“Water, water everywhere, nor any drop to drink.”

Well, yes and no. But Coleridge did capture the essence our modern problem of a global freshwater crisis. Modern humans are not of course stranded on a becalmed ship on the ocean, but far too many of us are becalmed in our residencies where there was never much water to begin with.

It is our unthinking penchant for inhabiting such places as Saudi Arabia, Phoenix and Los Angeles, where there is insufficient fresh water to sustain us, and then building various expensive appliances to supply the water. Often, these devices not only cost prodigious sums to build and maintain (just one plant in California cost 1 billion dollars and provides only about 7% of drinking water to the City of San Diego), but also create monumental environmental degradations to boot. One of these is the now burgeoning desalination plant industry.

This technology is ancient but, historically, the facilities were smaller in both scale and numbers. It still consists of forcing large amounts of sea water through filters which soon accumulate huge blocks of salty, deadly gunk which is then deposited on shore or back into the ocean, along with highly concentrated poisons of every kind. This poses a threat to ocean biodiversity and marine habitats. Coral reefs require marine organisms to flourish. But as desalination takes place, numerous organisms, plankton and fish larvae are vacuumed up in the salt water that goes into the plant.

Moreover, most of the world’s 16,000 plants use either reverse osmosis (RO) or thermal processes which use fossil fuels as their energy source. It requires about 12kwh of electricity to produce a mere 1,000 gallons of fresh water. RO is the best of these two. Of course, it would be much better if the energy came from nuclear generation, wind generators or solar panels but that does not alleviate the problem of contamination.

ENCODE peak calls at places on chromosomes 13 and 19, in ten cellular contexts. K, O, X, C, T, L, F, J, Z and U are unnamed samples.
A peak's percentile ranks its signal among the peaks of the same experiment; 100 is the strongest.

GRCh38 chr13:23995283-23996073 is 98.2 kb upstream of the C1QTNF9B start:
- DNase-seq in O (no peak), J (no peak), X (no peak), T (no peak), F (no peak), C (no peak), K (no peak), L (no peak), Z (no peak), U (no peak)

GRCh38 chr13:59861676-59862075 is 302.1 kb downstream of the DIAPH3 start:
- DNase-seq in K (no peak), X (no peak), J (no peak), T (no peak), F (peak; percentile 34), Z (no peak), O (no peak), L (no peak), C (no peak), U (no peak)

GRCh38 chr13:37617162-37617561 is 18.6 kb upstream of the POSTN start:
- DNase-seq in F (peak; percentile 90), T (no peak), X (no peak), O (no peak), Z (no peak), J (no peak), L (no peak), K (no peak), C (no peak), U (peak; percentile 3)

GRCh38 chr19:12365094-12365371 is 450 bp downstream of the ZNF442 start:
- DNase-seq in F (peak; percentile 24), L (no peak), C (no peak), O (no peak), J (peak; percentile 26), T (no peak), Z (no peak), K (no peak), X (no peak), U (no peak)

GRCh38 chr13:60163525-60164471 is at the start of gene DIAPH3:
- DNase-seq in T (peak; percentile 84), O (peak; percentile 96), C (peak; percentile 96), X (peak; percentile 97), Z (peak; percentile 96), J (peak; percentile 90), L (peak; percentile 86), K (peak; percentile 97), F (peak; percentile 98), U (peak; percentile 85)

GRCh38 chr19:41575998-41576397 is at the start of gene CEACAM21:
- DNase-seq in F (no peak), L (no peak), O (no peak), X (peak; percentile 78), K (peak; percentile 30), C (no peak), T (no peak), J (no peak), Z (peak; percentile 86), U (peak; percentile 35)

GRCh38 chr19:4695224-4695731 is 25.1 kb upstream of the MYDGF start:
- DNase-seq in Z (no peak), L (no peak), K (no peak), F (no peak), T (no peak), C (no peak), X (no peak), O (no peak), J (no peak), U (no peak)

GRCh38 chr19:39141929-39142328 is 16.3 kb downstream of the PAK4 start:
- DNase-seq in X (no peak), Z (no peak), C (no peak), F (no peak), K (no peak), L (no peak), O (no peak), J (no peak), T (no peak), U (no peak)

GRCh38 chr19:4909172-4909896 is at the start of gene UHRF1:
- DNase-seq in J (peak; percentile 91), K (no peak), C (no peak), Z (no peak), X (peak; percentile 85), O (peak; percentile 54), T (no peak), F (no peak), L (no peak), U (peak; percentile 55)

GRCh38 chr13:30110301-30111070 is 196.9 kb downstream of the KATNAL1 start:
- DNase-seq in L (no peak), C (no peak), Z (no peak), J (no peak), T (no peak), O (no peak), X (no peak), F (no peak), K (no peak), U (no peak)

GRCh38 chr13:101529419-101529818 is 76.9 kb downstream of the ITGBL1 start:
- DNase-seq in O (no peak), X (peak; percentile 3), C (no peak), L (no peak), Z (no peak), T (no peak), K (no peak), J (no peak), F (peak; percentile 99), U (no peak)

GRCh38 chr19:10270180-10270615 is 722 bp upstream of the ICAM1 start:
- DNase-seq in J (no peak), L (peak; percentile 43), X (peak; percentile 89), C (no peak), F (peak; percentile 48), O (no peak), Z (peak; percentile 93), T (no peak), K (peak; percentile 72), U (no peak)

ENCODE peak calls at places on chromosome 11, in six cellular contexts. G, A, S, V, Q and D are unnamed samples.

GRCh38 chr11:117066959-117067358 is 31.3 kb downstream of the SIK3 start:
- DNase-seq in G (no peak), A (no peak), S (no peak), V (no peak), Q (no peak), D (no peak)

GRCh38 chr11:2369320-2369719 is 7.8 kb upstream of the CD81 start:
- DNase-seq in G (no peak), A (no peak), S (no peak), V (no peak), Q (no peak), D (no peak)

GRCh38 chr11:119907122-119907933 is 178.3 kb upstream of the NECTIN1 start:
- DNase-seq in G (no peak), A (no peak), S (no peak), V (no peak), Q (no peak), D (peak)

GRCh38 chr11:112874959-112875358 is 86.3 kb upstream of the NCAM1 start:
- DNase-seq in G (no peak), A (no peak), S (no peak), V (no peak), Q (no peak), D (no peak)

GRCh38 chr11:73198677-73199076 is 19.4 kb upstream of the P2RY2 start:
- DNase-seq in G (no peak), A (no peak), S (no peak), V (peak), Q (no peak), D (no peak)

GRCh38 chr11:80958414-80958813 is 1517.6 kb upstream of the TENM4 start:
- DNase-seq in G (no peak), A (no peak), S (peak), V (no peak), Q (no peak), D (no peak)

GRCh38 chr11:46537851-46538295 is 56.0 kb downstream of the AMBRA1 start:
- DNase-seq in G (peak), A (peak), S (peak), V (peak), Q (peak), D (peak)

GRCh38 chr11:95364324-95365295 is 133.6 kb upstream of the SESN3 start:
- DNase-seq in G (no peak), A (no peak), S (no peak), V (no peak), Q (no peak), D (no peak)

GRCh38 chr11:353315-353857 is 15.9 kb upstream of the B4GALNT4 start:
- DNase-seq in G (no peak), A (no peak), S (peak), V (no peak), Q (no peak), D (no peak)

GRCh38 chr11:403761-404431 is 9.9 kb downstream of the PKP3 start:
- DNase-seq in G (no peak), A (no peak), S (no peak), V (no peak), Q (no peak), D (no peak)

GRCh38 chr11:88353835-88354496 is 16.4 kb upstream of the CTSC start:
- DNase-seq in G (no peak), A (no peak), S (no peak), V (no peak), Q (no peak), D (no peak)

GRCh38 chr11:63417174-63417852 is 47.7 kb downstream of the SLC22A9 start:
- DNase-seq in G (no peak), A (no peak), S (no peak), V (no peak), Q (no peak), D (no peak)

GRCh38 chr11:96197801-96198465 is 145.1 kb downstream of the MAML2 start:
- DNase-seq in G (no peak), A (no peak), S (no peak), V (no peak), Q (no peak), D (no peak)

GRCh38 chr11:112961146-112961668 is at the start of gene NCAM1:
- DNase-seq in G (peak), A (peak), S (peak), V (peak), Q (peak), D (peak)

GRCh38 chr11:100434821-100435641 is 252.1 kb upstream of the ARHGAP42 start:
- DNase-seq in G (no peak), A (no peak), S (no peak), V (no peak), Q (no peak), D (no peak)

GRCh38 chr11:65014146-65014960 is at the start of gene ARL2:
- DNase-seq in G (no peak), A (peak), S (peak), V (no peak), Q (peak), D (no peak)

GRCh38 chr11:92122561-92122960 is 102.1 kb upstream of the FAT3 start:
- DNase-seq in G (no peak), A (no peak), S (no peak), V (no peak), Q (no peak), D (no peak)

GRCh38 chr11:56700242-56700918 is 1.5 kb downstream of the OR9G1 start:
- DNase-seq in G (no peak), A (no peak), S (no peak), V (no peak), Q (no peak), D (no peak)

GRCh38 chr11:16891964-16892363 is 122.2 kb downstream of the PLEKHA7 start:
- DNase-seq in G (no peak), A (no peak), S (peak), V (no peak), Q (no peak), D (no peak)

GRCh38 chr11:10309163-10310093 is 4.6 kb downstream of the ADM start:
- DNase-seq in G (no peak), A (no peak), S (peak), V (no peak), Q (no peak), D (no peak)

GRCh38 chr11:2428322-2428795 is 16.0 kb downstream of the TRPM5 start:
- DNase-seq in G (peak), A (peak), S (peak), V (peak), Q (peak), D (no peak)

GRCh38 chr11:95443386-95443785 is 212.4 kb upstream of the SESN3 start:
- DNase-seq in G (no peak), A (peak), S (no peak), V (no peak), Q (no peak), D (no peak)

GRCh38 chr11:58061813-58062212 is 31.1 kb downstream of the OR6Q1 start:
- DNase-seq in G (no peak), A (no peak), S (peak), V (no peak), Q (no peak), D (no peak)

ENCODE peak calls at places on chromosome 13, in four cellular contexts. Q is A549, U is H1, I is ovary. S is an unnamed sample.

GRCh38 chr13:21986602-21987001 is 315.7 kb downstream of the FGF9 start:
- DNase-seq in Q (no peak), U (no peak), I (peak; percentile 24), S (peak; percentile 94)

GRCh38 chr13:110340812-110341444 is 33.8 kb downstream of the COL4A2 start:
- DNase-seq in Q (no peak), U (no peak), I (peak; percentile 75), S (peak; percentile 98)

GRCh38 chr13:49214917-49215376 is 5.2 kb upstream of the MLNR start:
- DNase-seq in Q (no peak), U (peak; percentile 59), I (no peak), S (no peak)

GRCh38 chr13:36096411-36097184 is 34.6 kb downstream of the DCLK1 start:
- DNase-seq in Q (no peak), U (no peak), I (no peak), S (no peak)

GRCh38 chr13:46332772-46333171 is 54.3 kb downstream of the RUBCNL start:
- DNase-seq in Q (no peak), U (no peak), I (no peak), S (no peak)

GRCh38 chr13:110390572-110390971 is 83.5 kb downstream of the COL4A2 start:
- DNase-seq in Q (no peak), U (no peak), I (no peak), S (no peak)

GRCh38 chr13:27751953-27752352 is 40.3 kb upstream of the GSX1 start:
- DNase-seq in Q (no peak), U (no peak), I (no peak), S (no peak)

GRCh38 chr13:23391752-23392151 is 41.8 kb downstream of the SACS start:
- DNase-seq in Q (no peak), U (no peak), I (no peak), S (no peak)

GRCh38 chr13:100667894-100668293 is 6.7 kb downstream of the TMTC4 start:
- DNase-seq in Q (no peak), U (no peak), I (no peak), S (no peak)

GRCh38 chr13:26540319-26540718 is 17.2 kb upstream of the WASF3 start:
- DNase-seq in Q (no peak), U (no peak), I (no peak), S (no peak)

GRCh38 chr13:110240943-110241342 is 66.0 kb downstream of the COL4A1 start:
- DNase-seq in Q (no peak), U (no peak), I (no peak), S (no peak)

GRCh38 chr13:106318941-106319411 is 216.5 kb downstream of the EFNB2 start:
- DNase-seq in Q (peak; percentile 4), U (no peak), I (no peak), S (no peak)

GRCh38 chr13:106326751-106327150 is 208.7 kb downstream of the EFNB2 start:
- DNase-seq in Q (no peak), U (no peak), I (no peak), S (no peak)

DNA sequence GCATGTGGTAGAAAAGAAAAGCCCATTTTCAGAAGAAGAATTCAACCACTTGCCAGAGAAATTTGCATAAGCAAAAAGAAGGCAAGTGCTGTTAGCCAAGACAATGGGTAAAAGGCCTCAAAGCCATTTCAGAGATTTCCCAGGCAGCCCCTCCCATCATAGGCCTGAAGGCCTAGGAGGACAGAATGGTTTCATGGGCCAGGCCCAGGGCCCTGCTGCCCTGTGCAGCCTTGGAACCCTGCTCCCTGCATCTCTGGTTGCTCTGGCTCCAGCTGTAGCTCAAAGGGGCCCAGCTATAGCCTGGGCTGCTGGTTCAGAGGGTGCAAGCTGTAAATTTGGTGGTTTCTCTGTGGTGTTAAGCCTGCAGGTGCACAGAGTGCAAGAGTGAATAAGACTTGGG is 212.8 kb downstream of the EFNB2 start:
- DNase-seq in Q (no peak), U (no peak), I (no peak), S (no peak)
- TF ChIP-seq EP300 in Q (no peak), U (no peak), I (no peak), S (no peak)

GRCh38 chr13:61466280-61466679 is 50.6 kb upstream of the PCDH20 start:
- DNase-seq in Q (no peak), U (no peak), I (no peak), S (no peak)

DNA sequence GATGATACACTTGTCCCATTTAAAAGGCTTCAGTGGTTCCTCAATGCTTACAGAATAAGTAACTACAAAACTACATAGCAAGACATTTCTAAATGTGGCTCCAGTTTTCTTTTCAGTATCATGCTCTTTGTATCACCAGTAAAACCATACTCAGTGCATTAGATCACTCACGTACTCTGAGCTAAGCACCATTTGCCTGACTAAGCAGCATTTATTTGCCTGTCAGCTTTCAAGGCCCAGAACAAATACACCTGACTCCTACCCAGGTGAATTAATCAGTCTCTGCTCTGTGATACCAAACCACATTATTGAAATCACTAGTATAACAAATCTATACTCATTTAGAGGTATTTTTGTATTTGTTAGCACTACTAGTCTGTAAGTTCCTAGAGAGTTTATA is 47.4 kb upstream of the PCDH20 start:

As an Air Force pilot, I went through sea-survival training where I learned to make fresh water, in-exhaustively, from salt water, if downed at sea. This process consists of using clear bladders (on every inflatable life raft) which are partly filled with salt water and dragged behind the raft. When the sun heats the inflated bladder, fresh water condenses at the top. Voila! This process is scalable and should be pursued with all haste. A couple of prototypes are being tested but we need a large global project to succeed.

Ron Zimmerman,

Scottsdale

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(2) comments

Marc-V-Ridenour

I do think he has a point. But as Texas has taught us, the sun doesn't always shine and the wind turbines won't always work, either.

ronzim

Marc: You will notice that I included nuclear as part of the generation mix; thus, when wind and solar are somnolent, nuclear kicks in to replace that lost power. It is my opinion that the mix of green power and nuclear, combined with a new smart grid, is the most efficient and environment-friendly system we have. The Texans mismanagement of their grid facilities was the proximate cause of the tragic failure there. I did a fact-check today with Reuters, CNN, the Austin-American Statesman, NBC News. The Texas Tribune, WAPO, and VOX.com. The fact checking reveals that green energy sources had little to do with power failures, despite false claims to the contrary.

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